Did you see what was missing in the sayings of Jesus as recorded in Luke 24:44-47 compared with what the angel was recorded to say in Luke 24:6-8 ?? If you still missed it, it’s the phrase ‘and be crucified’, which was glaringly missing in Jesus’ words in Luke 24:44-47, BUT, was in Luke 24:6-8. Could an angel of God be lying on what Jesus had said ? Highly unlikely. Could Luke or the scribes had edited the scripture ?? Highly likely, after all God did warn of man’s mishandling of His Words in Jeremiah 8:8. Think about it.

As for “the Messiah will suffer and rise from the dead on the third day”, I will say it again, ‘the Messiah will suffer’ means Jesus was equating himself to all the prophets before him who too endure sufferings in bringing the Message of God to the people and “rise on the third day” was a reference to Hosea 6:2, and not about him rising from the dead in his earth lifetime.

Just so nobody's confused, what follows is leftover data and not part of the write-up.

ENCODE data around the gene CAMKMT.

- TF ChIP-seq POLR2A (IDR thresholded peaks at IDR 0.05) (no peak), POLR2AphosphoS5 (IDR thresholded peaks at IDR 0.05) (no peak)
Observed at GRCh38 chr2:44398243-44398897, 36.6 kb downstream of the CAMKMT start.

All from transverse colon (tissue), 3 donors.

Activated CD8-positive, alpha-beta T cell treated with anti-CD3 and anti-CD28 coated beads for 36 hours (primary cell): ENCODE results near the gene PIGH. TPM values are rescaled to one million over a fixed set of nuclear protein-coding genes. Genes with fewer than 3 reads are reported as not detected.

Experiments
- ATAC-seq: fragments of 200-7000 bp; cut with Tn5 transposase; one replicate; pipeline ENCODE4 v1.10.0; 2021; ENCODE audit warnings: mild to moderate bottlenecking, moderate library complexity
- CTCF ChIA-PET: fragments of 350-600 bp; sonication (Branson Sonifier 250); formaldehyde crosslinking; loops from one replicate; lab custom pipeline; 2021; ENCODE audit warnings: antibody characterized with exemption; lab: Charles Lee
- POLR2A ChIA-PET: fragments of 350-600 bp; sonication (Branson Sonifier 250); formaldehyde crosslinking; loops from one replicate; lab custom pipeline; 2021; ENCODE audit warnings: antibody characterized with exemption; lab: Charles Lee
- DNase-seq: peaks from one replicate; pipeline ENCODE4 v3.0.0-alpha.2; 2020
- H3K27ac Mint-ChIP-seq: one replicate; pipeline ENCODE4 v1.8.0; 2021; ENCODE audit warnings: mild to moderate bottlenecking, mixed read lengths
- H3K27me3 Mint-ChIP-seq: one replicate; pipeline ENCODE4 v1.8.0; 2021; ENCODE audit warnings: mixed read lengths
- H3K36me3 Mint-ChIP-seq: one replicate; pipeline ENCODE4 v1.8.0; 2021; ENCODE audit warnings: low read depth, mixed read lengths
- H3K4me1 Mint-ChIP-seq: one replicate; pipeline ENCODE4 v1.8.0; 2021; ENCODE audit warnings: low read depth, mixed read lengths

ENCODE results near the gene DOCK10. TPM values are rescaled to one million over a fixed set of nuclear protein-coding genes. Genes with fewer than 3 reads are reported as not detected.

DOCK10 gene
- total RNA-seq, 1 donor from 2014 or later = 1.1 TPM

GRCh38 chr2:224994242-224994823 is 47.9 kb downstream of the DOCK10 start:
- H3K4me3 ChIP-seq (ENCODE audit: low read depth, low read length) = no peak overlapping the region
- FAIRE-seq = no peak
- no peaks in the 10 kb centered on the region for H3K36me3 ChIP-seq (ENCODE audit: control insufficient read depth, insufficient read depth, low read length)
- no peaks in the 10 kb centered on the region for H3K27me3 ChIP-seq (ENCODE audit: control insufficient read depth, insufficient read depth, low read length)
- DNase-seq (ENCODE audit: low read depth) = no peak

Note that Jesus also said, in the same Luke passage, ‘repentance for the forgiveness of sins will be preached’ and NOT about him having to die for the sins of man. So, why would you think Jesus preached about his death and resurrection when he had clearly said repentance for the forgiveness of sins will be preached ? Who do you listen to – Jesus or other people ??


Amememhab Wrote:  Gospel of John: “The next day John seeth Jesus coming unto him, and saith, Behold the Lamb of God, which taketh away the sin of the world” (John 1:29).

Thus it was Jesus who took away our sins, although whether he did so by his ministry or by his death is left open. His death certainly mat-tered, as it told us the price of the words he gave us. In other words, while I have doubts about blood itself becoming the basis for atone-ment, nonetheless Jesus did sacrifice his life on our behalf. He could have just stayed home with Joseph, working as a carpenter, and no one would have bothered him.